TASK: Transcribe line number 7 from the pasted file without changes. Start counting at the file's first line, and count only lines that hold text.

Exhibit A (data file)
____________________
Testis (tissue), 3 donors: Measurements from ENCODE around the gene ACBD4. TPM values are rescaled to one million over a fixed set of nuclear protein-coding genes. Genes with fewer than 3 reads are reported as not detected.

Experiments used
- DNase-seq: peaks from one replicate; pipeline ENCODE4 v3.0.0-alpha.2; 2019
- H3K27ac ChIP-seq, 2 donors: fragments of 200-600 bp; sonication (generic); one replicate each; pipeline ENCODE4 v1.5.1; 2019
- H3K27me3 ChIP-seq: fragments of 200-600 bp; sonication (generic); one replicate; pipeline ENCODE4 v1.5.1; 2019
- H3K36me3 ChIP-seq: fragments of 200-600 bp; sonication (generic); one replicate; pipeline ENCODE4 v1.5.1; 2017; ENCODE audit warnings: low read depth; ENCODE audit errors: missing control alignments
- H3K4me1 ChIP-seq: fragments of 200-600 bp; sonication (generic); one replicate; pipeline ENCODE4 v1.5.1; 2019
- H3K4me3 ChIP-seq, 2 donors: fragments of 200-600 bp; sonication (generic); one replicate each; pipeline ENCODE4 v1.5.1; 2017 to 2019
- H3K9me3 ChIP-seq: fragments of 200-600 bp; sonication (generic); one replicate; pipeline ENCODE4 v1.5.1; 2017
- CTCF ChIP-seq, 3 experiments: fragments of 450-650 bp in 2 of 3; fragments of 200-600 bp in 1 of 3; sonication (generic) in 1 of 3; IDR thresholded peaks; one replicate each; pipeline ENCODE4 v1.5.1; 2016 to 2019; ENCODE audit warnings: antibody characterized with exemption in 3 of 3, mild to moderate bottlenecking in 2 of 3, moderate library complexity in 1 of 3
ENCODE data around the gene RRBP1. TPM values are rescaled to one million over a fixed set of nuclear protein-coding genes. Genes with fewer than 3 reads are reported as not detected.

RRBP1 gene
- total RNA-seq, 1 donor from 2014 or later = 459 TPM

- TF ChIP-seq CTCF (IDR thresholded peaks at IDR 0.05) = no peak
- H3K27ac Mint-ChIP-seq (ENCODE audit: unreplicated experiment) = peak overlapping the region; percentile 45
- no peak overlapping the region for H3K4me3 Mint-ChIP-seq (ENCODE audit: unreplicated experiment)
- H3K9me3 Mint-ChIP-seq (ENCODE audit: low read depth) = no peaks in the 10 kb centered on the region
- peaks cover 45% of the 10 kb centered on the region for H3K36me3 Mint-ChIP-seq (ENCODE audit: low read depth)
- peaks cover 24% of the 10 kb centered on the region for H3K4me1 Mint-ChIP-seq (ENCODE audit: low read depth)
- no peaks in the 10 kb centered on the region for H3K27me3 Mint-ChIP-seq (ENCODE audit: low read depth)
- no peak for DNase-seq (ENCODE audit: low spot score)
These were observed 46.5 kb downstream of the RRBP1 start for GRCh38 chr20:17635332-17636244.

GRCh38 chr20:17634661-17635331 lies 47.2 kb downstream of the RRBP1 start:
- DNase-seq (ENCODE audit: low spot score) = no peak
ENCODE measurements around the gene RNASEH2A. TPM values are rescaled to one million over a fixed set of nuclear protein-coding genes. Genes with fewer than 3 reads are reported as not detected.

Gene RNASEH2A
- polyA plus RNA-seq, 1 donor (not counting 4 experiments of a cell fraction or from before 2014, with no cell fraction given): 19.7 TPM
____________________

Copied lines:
- H3K4me1 ChIP-seq: fragments of 200-600 bp; sonication (generic); one replicate; pipeline ENCODE4 v1.5.1; 2019